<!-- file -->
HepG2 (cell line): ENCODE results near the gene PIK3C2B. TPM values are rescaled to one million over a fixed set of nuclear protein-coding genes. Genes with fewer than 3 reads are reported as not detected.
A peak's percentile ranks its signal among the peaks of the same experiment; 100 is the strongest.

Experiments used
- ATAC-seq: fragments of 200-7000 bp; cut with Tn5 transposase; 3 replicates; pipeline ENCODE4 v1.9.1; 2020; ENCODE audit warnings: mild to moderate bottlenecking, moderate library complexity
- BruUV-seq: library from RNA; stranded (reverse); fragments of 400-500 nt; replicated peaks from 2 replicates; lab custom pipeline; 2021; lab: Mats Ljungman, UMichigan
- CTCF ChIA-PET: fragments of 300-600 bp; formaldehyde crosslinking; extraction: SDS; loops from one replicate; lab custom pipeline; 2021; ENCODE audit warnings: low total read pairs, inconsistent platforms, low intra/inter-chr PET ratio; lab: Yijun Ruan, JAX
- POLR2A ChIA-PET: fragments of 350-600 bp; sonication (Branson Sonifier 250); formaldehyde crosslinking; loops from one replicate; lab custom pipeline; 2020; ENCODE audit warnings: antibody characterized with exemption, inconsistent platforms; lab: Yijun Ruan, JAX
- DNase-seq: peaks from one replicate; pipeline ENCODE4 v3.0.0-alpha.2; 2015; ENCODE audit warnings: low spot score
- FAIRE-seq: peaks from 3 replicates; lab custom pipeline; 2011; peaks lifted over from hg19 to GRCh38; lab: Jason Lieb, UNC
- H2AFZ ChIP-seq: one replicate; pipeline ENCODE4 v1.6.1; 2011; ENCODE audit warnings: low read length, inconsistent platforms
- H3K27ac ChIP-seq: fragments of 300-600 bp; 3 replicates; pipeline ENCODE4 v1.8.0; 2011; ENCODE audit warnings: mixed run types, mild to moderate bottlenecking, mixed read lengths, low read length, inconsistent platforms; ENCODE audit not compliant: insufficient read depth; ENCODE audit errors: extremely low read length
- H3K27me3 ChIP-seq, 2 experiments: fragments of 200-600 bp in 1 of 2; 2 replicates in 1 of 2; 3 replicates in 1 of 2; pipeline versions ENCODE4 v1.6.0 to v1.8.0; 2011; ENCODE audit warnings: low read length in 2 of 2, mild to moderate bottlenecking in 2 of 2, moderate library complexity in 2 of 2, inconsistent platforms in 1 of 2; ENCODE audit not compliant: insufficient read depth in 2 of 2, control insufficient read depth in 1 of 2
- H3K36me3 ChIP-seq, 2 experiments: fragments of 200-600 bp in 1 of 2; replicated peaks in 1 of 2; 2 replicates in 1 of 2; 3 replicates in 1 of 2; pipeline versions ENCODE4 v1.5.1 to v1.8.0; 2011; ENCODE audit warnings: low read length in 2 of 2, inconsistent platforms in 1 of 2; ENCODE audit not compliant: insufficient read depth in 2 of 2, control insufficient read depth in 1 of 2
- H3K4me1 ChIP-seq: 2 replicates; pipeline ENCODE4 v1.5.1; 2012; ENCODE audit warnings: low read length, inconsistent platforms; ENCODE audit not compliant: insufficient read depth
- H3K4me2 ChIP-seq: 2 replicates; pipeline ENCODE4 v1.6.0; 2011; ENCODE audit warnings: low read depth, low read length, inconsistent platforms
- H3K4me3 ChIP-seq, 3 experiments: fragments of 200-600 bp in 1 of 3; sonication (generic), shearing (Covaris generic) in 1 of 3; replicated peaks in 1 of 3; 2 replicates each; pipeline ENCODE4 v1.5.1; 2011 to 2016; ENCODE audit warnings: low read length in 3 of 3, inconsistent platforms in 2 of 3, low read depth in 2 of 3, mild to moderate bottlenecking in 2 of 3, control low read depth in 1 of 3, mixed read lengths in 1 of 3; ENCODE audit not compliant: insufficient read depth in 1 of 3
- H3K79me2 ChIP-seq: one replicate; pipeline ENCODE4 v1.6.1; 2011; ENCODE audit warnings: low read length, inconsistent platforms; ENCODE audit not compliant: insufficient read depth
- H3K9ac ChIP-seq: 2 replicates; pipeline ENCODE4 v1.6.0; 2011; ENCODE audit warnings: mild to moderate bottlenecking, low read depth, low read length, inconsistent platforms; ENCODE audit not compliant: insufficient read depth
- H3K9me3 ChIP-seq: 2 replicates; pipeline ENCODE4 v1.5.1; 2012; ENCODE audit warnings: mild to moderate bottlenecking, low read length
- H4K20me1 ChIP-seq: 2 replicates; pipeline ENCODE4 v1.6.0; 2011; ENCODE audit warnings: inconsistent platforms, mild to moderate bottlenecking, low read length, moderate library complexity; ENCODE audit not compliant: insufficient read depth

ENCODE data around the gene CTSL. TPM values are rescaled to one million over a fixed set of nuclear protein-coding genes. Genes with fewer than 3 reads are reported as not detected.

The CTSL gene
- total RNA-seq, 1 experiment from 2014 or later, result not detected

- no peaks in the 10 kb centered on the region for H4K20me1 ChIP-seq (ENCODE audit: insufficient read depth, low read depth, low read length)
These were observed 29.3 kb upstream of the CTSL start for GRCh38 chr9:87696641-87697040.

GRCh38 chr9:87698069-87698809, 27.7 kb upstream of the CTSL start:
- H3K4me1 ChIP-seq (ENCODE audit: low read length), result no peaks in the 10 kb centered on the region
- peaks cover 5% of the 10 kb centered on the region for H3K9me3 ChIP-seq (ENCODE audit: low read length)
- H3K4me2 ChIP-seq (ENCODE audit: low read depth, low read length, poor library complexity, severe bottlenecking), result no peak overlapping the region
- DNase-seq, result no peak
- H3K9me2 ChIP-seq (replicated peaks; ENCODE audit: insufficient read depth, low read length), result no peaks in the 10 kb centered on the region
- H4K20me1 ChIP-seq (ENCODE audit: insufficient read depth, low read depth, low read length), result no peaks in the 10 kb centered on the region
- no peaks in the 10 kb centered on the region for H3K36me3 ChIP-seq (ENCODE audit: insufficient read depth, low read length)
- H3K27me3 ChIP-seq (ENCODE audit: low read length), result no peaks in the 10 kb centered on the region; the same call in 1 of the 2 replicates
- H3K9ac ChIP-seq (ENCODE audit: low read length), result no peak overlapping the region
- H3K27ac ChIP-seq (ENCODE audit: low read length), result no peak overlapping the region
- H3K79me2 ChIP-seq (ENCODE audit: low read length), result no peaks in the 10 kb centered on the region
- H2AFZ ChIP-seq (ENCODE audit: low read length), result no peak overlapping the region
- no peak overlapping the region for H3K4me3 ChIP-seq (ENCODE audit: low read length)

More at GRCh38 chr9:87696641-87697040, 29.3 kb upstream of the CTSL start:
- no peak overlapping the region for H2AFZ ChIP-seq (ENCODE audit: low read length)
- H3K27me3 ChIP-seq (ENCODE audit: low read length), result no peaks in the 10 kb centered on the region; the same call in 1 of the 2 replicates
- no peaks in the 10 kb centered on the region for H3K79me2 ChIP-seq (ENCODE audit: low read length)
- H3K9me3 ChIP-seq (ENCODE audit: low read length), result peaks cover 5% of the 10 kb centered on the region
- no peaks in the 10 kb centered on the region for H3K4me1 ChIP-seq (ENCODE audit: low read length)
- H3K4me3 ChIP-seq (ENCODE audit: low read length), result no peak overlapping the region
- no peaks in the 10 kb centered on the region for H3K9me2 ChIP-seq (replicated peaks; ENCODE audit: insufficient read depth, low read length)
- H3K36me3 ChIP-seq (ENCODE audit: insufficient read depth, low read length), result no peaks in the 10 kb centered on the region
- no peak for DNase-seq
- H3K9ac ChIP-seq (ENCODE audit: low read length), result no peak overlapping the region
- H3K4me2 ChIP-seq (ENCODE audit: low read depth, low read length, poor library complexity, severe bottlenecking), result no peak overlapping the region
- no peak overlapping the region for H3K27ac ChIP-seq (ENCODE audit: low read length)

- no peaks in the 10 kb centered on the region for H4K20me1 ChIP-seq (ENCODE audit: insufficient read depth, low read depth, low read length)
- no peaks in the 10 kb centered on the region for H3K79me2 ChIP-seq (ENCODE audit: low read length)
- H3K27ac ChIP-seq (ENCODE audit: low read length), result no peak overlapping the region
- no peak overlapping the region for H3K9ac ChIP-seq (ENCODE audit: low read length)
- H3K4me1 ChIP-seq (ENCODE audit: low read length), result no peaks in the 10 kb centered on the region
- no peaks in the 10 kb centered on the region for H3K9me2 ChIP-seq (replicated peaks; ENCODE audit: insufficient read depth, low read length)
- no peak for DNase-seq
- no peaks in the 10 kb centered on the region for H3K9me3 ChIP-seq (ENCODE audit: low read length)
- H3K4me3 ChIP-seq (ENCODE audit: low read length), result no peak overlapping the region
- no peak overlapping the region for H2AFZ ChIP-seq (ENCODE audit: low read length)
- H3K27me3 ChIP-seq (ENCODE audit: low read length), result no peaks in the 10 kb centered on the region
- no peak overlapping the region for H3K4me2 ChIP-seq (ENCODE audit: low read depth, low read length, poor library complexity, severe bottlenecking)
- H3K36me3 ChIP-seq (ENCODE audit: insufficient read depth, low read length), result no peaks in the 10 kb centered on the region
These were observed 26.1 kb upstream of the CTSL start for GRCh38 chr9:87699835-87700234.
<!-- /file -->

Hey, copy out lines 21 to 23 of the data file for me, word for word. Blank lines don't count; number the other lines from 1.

ENCODE data around the gene CTSL. TPM values are rescaled to one million over a fixed set of nuclear protein-coding genes. Genes with fewer than 3 reads are reported as not detected.

The CTSL gene
- total RNA-seq, 1 experiment from 2014 or later, result not detected